Last Wednesday I prepared a lesson out of John 3 about our need to be born again and I laid it out straight just like my mom used to do. I said, “Nicodemus was a man who thought he had everything figured out because he kept all the commandments, wore all the religious garb, and new the law backwards and forwards. But Jesus came along and said ‘All your traditions and empty sacrifices are worth nothing because you have no relationship with me. You need to be born again.’ Some of the students in this room are just like Nicodemus. You think your life is on the right track because you do all the good religious things your parents told you to do but you have never surrendered your life to Christ.”

The room was full of unbelieving stares. I had pretty much told them that some of them were headed for hell and didn’t know it. After the message, two boys came up to me; Greg and Andrew. Both of them live in the inner city and neither of them have a dad in their lives. They are the exact opposite of church kids. They know their lives are a mess and there is no reason to hide it. They both told me that they wanted to be born again. I had the unbelievable privilege of walking them both through the plan of salvation and leading them to Christ! As soon as they left that night I heard my mom’s words ringing in my ear…Children are a blessing from the Lord. Except this time there was no sarcasm. They were words of absolute truth with deep and rich encouragement for a struggling son. They truly were a blessing to my life.

Those two young men gave me more encouragement then they will probably ever know, but that would never have happened if my parents were not willing to speak biblical truth into my life. We never know if our words grab onto anything between one ear and the other. Sometime it feels like we are speaking to an empty room. Parents, speak truth to your kids. Proverbs 22:6 says, “Train up a child in the way he should go; even when he is old he will not depart from it.” Your words are not falling on empty ears; it just might take a while to sink in. Teachers, Children are a blessing for you too. They may seem like little aliens who inhabit the earth for the sole purpose of robbing you of all happiness but every once in a while you get a glimpse of their blessing in your life.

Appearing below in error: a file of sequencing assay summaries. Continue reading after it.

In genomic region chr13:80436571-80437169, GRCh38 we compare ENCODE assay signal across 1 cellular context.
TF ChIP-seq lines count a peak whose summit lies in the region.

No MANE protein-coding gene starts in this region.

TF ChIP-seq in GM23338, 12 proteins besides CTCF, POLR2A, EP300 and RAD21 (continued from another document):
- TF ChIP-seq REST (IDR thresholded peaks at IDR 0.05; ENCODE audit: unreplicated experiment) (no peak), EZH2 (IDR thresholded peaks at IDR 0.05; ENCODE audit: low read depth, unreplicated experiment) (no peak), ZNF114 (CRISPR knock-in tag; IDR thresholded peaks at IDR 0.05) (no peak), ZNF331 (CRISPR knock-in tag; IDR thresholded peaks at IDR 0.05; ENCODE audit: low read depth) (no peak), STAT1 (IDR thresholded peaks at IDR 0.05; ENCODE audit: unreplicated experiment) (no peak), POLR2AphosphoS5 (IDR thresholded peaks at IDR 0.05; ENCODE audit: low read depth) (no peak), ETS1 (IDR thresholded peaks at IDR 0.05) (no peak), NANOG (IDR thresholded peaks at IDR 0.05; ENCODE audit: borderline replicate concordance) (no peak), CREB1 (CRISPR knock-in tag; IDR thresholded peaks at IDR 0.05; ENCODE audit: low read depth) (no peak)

My parents had another phrase… “Walk it off.” They would use this one whenever I was hurt or when I was acting like I was hurt to get some sympathy. I just burned my tongue on some coffee that was as hot bacon cooked with napalm and need to put into practice what my parents taught me. So I’m going to go walk off this tongue situation. Thank you mom and dad for the encouragement this week and thanks for reading!

1 comment:

  1. Eric, what a great post! First of all, incredibly awesome that Greg and Andrew chose to commit their lives to Christ- that is so HUGE! And second, thank you for the encouragement!!! I am always telling Jacks about Jesus and praying with him and quoting scripture in an effort to start the habit now so it is well engrained when he is old enough to really understand. Sometimes it feels silly since he's so tiny and is more interested in whatever Opie is doing or where his blocks are. But you are so right- someday as he gets older and hears the same stuff from his mama and daddy over and over and over again, he will not turn from it. =) Thanks for the encouragement, friend. I love reading your too funny blog!